Remembrance Day forecast and beyond...

After a fairly pleasant and benign Sunday, Monday will follow suit with even more improvement with more sunny breaks and warmer temperatures.

The rest of what remains of a warm front will dissipate and move north, so can't rule out a risk of some light drizzle early this evening with the passage of the front.  

A ridge is building offshore and is expected to move east over land for our Remembrance Day, so you will remain dry during the outdoor ceremonies tomorrow.

This is a huge improvement to last year's November 11th, which saw rain and temperatures less than 5°C. 

Maximum temperatures forecasted by the Canadian high resolution model for tomorrow afternoon (2pm):  

Monday Temps.png

I think this model might be a bit too ambitious but inland sections might be pleasantly surprised to see temperatures rise into the low teens, definitely a few degrees above normal.

Now late Monday night models have come up with a consensus that a cold front will sweep through the area with rain. Rainfall won't be monumental (~10-20mm), but unfortunately the snow-level will rise above most mountain ski resorts (2000 m+) with 850 hpa temperatures climbing above freezing, but look for a quick rebound to lower freezing levels after the front passes.  

Several disturbances and upper level troughs will follow the cold front, and Tuesday and Wednesday will have a risk of scattered showers.

NOW. The good stuff (i.e very speculative).  

The past couple of days, models have been waffling and entertaining the idea of a NW flow and eventually bringing in a much cooler air mass from the Arctic.

IF this to occur and uncertainty still remains high (as the event is 7 days out), several models have come into a bit of a consensus that I think it's a least worth mentioning at this point.

Below, is a few deterministic models (GEM, ECMWF, GFS), which all hint at cooler air infiltrating BC by next weekend...

Next Sunday, cool air possible.png

Even better, a relatively new forecasting technique (ensemble forecasting) is used to determine uncertainty of longer term weather predictions.

Ensemble forecasting runs a forecast model through many different runs all with slightly tweaked initial states and conditions to see if these minor changes produce vastly different long term solutions. After changing these initial conditions or altering the forecast model itself a consensus forms (or lack thereof in this case).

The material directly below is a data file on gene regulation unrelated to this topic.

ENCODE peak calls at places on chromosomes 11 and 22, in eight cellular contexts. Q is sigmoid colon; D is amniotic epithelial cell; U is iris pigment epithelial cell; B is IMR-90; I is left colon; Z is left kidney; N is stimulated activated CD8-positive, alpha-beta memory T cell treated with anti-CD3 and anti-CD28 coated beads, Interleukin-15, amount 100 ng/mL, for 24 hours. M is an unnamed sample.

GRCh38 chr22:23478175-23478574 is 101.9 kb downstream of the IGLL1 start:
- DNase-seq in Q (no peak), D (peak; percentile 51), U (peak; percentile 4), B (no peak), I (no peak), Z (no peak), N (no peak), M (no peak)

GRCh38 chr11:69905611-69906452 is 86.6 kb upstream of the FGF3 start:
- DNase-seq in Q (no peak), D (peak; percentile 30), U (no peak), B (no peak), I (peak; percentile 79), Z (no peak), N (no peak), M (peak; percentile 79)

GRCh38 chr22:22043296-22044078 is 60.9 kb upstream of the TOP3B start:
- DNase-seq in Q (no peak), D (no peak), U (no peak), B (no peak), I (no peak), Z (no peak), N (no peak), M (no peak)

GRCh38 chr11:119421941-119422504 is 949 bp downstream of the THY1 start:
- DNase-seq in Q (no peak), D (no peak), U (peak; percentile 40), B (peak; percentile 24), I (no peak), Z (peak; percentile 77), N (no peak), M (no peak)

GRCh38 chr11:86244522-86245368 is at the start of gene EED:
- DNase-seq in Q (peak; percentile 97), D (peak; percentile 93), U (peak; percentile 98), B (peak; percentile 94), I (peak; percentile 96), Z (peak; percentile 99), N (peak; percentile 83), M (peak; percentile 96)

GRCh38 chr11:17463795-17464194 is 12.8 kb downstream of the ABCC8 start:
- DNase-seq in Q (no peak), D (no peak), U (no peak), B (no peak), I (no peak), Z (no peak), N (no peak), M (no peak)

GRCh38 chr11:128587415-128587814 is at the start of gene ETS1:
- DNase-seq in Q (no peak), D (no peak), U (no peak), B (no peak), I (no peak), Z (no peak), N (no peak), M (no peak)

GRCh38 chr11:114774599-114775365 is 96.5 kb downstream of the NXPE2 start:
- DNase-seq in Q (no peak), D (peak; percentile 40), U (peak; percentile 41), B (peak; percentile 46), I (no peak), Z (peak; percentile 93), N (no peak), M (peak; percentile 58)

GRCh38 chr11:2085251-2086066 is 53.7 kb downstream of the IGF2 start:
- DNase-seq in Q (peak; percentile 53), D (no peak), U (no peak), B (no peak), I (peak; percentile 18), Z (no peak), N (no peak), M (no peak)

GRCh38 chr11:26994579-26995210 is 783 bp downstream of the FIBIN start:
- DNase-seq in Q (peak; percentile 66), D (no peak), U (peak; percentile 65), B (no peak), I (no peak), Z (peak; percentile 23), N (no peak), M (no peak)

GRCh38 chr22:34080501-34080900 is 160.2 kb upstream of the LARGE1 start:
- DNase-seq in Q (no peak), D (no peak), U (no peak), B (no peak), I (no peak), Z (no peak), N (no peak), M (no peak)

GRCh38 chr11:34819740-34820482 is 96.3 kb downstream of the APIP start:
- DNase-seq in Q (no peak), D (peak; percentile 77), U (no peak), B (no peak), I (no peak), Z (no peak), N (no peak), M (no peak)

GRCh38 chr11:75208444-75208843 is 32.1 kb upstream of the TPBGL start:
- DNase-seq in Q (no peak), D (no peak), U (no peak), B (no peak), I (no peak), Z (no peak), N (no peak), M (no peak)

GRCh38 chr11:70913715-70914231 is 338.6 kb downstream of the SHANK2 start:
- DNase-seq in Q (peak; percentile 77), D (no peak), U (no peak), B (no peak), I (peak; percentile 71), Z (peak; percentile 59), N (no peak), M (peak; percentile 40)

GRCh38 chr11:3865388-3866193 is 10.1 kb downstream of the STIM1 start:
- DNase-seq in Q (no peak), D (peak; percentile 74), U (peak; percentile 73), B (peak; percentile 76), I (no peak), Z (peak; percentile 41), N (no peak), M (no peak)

ENS GFS Vancouver 18 Zulu.gif

This particular ensemble series shows high confidence in the temperature forecast in the short term, but by this weekend all bets are off.

Seriously, never gamble on weather. You'll lose.

By now I'm sure you've mentioned the s-word inside your head... Didn't you?


Snow is difficult to forecast even within 48 hours for the Lower Mainland; consequently, many fringe snow events can easily turn to rain with a little bit more warm air advection than forecasted. A past blog post discusses the difficulties in a bit more detail.

But you want a percentage don't you?  

Fine, but you won't like it snow fans.

Since the ensemble models are so uncertain right now and not really in agreement with regards to the strength of the cooler air mass it doesn't give much guidance for this upcoming weekend.

 Probability graph using the NCEP Global Ensemble model

Probability graph using the NCEP Global Ensemble model

The graph above is for Vancouver International Airport, describing the probability that snowfall will occur at any given time during the forecast period.

Conditions for snowfall include

  1. Highest temperature is less than 2°C 
  2. Precipitation is greater than 2mm/day
  3. 850 mb temperature is less than 0°C  

This is very simplistic and I assure you for a snowfall for Vancouver, it's much more complicated than the simple set of conditions above.  

Nevertheless, the program above used a 21 member GFS ensemble dataset to come up with at maximum 10% chance of snowfall (using the mentioned conditions) for Vancouver during the forecast period.

I'll keep an eye on these probabilities the next few days and see how much they fluctuate, but there's simply too much uncertainty in the models to even anticipate such an event.  



Did you Know? 

A hole punch cloud was spotted over Minneapolis/St. Paul today!  

The rare type of cloud mesmerized social media. Take a look.

 Photo posted by meteorologist Jerrid Sebestsa (@jerridsebesta)

Photo posted by meteorologist Jerrid Sebestsa (@jerridsebesta)

What causes such an interesting, and seemingly out of place cloud?  

The current hypothesis is that it's man-made.

The cause can be attributed to a ascending or descending airplane that passes through a layer of cloud, causing a hole punch and disrupting the cloud layer itself.  

And here are even more pictures and information on hole punch clouds.